A fellow postgrad student told me about Gameful.org created by Jane McGonigal. She created the site to connect people interested in creating games for good. She believes that if we approach real world problems via the dedication of games we can do good things.
Gameful means “to have the spirit, or mindset, of a gamer: someone who is optimistic, curious, motivated, and always up for a tough challenge. It’s like the word “playful” — but gamier.” According to the site, “Gameful is an online Secret HQ for gamers and game developers who want to help change the world and make our real lives better. Think of it as a cross between a professional network and a creative brainstorming space. The goal is to make it easy for anyone making or playing world-changing games to find collaborators, mentors, jobs, ideas, and funding. And of course, to discover fun new games to play.”
Which games count as gameful: “As long as the project has a stated goal of making our real lives, or the real world, better — and not just to entertain us — then ANY kind of game counts: computer games, videogames, mobile games and alternate reality games; commercial games and indie games; serious games and art games; board games and iPad games; crowdsourcing and innovation games; street games and new sports; education games and activist games; health games and productivity games; and just about any other kind of game you might think of!”
It’s basically for people interested in making games that are making us “happier, smarter, stronger, healthier, more collaborative, more creative, better connected to our friends and family, and better at WHATEVER we love to do when we’re not playing games”.
As a media scholar, of course I am very analytical and I don’t think that all games or particular games ‘make us’ anything – it depends on the context and people’s individual interests.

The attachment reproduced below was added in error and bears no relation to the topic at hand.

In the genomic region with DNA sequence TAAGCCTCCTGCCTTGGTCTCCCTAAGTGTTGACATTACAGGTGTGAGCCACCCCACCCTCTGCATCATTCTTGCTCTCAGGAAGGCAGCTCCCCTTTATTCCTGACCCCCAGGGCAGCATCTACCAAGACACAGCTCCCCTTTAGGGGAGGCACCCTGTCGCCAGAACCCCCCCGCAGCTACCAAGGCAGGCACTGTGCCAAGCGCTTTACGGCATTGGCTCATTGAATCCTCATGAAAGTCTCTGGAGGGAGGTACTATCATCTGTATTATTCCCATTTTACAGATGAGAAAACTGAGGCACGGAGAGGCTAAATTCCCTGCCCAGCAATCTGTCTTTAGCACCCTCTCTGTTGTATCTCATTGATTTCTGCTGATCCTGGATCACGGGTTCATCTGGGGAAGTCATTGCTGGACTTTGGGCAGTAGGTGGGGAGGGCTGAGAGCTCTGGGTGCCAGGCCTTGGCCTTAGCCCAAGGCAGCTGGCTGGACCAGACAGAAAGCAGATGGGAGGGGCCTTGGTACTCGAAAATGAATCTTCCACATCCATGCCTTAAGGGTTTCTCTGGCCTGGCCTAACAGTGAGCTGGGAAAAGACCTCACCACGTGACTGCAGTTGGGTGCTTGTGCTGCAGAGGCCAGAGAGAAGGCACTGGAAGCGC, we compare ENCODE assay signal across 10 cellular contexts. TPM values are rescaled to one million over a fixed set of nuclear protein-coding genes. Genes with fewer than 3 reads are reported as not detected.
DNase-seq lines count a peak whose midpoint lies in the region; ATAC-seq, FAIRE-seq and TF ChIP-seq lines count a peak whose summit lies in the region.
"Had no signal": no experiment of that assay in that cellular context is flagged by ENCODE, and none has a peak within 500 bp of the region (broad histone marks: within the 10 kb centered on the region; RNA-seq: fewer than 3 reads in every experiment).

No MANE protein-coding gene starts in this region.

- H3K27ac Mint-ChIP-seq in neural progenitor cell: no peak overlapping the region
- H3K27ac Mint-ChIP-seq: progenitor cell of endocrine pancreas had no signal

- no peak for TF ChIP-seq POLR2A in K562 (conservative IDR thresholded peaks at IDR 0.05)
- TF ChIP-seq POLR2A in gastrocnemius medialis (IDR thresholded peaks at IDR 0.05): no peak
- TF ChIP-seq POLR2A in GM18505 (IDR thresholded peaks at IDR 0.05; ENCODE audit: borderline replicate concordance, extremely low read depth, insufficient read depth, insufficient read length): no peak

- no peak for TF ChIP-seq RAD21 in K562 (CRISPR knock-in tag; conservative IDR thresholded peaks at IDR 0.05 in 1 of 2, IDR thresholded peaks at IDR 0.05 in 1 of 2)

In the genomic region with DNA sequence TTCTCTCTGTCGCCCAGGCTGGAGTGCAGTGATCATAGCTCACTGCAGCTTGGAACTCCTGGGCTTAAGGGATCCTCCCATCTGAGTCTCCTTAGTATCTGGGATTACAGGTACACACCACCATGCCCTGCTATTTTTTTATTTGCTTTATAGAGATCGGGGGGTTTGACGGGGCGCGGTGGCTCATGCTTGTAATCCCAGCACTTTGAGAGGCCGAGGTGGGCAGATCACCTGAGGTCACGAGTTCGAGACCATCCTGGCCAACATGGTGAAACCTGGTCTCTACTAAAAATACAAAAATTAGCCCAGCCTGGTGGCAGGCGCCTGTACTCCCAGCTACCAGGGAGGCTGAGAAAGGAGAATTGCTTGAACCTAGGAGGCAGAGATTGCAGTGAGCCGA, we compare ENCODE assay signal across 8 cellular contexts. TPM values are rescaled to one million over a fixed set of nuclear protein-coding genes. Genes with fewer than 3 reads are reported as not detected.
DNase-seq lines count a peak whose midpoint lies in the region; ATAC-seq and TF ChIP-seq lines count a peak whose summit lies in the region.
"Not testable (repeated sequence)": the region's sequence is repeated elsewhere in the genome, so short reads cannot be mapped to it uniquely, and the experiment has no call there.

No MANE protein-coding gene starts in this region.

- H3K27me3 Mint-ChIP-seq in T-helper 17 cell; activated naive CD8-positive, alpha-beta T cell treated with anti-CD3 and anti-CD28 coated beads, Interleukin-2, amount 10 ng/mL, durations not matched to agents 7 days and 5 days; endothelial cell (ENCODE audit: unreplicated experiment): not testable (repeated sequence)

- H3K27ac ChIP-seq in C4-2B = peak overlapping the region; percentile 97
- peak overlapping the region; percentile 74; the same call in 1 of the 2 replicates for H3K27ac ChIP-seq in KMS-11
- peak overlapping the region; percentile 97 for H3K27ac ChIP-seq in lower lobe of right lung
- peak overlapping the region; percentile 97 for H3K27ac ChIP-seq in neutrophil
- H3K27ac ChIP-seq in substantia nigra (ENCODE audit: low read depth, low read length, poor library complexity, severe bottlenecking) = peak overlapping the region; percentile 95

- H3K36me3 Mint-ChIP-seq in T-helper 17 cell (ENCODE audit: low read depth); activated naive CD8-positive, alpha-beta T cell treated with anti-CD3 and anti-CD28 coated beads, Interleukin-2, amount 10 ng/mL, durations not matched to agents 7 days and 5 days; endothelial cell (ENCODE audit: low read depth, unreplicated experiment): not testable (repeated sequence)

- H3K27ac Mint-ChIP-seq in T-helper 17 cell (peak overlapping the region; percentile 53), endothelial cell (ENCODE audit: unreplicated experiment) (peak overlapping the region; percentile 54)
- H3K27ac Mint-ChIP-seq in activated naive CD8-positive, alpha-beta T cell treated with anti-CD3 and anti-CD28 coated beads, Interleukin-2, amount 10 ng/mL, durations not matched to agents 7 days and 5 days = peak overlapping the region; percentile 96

Here are some games that have been labelled as ‘gameful’: EVOKE, Fold It!, The Epic Win App, Flower, Code of Everand, SuperBetter, The MP Expenses Game, Budgetball, the Pokéwalker, Quest to Learn, Little Big Planet: Gamechangers, World Without Oil, Seek ‘n Spell, Goal Mafia,and Conspiracy for Good.
I have just been packing in my games for fieldwork with the kids tomorrow – Little Big Planet and Create are in the bag! I do not necessarily choose them to be ‘gameful’, I chose them because I want to look at how children negotiate customization. I do not wish to claim anything in terms of effects, but maybe some qualitative analysis can shed some light on how ‘gameful’ these titles are for particular kids in particular contexts.
My flatmate gave me a Sims lesson so I could brush up on my Sims skills. I think it definitely qualifies as ‘gameful’ – you have to buy the most expensive, top quality items for your house (to avoid them breaking later, fires, leaky taps), have to install telephones and security alarms and monitor that your Sims are happy at all times. It’s a real domestic workout that gets you thinking about modern living in a highly self-aware way, but at the same time shows how modern belief systems impact game design. For example, your Sim couple needs to be nurtured all the time – you have to check that they’re showing appreciation, talking, flirting. Additionally, playing Sims is not always ‘gameful’ – you can create Sims just to kill them off or cause chaos just for fun. But on the other hand, even creating chaos can be gameful because it depends on knowledge of rules in society: you need to know them well to know how to break them.